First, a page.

Can Anybody Help Me? by Sinéad Crowley
Quercus, July 2015
Book 1 of Claire Boyd trilogy
Disclosure: I received a review copy from the publisher.
I’ve been trying out quite a few new-to-me authors who are female in the past year, and I’ve specifically taken on old and new writers who write domestic suspense. I liked this book particularly because I liked the lead detective, Guard Claire Boyle, who is quite pregnant during the course of the novel.
Can Anybody Help Me? is a book about a series of murders committed against fellow members of an online parenting and pregnancy support group site netmammy. This particular brand of domestic suspense is quite claustrophobic or laced with a touch of post-partum depression with a number of characters navigating the world of new parenthood. I found the book to be a brisk read: the parenting forums are quite familiar and feel real, there are a reasonable number of plot twists, and though I had a short list of suspects, it was still an enjoyable read.
Other reviews appear in Reviewing the Evidence and Crime Thriller Girl.
Ratlines by Stuart Neville
Soho Press (January 1, 2013)
Source: Publisher via NetGalley
Ratlines focuses on the investigation into a series of murders of ex-Nazis who are living in Ireland 18 years after the end of World War II, or the Emergency, as it was called in Ireland. The novel takes place in the weeks leading up to President Kennedy’s first scheduled visit to Ireland. The main character is Albert Ryan, currently employed by the Directorate of Intelligence after a military career (he left Ireland as a teenager to fight with the British in World War II). He is a man who isn’t sure how to have a life outside the military, and he does not feel welcome at home because he fought with the British.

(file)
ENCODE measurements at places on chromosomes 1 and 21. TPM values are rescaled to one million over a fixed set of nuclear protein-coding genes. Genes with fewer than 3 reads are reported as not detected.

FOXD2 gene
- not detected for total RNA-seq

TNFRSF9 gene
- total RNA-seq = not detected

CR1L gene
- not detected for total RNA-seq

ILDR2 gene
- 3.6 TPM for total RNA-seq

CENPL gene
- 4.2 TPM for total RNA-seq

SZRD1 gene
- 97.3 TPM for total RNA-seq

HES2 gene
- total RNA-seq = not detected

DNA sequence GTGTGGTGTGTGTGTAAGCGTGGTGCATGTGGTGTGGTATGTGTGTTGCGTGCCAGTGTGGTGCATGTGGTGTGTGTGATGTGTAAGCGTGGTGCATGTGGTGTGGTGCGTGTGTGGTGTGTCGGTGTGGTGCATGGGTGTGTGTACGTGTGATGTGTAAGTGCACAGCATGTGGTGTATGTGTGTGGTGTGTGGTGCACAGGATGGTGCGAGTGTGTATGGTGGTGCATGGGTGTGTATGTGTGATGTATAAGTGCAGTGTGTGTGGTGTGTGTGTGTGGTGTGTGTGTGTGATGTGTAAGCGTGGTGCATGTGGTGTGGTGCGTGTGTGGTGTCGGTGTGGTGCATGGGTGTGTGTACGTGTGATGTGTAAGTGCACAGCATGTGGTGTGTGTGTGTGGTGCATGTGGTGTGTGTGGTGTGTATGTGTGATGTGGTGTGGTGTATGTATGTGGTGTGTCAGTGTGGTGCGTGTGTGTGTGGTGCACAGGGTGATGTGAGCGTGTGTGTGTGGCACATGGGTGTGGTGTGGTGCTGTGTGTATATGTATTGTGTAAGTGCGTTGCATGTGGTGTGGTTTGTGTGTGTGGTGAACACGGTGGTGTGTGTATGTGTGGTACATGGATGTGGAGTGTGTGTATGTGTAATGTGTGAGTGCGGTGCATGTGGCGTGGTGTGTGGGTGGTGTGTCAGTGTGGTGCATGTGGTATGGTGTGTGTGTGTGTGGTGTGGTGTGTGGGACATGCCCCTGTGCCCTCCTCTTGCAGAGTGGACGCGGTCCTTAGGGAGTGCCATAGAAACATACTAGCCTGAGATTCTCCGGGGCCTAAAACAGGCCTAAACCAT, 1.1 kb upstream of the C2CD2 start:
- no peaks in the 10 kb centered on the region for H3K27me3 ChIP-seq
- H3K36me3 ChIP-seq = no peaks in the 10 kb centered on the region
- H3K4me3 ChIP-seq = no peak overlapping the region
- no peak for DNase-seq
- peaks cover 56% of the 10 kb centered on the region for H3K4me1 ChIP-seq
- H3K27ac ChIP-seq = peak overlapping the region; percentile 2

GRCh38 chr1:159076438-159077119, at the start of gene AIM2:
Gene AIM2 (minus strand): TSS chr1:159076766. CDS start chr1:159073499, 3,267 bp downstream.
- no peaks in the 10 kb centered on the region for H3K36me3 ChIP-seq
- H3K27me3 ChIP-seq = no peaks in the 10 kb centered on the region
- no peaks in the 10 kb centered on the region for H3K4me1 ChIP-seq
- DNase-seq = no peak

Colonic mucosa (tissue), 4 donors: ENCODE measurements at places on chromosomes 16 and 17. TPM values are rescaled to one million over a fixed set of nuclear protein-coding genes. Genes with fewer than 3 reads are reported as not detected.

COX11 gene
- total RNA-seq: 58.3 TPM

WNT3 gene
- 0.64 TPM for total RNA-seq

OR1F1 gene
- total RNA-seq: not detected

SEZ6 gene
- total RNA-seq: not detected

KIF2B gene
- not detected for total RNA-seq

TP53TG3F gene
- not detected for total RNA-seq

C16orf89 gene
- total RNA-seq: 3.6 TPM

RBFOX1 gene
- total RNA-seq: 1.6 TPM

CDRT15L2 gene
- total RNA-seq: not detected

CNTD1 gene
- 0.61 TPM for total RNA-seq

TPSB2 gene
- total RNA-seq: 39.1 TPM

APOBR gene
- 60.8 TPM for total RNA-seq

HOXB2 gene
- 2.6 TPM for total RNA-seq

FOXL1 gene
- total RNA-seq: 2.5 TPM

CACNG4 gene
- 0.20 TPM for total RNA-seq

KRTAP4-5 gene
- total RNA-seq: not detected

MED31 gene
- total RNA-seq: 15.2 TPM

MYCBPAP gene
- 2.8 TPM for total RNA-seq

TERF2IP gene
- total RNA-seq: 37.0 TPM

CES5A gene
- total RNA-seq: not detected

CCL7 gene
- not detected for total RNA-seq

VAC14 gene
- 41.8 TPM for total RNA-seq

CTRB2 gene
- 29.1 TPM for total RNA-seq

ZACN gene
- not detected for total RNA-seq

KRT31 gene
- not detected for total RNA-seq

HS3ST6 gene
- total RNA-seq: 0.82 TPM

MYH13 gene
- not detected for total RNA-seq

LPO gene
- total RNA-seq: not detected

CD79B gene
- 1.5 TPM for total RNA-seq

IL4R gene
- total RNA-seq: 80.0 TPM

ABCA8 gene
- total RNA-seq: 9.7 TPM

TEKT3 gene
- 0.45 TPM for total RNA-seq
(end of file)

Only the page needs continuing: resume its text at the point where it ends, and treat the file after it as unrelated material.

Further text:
While Albert works for the Irish intelligence agency, his investigation is overseen in part by the Irish Minister of Justice and Colonel Otto Skorzeny, an Austrian ex-Nazi who is the target of the murderers. Albert’s investigation takes him to politicians and military folks, and it’s a very violent investigation.This book is more violent than books I typically read. Also, the book is almost entirely made up of male characters, which is quite a switch from what I usually read.
The novel delves into something I didn’t know about Ireland, namely its harboring of ex-Nazis after World War II. (I thought that was confined to South America.) A ratline is a way out for ex-Nazis: providing them homes and funds to start new lives in new places. This political and historical background is the strongest part of the book. The plot itself is not the strongest part in my opinion because I went into the book expecting a significant amount of violence and crosses and double crosses based on the other Stuart Neville book I read, The Ghosts of Belfast. It is a briskly paced book with a vivid historical background, but the actual resolution of the murders was not the most interesting part of the book for me.
For other reviews of Ratlines, see Raven Crime Reads and Mrs. Peabody Investigates.
I have also reviewed Stuart Neville’s The Ghosts of Belfast.
Bloodland by Alan Glynn
Publication date: January 31, 2012
Source: Publisher via NetGalley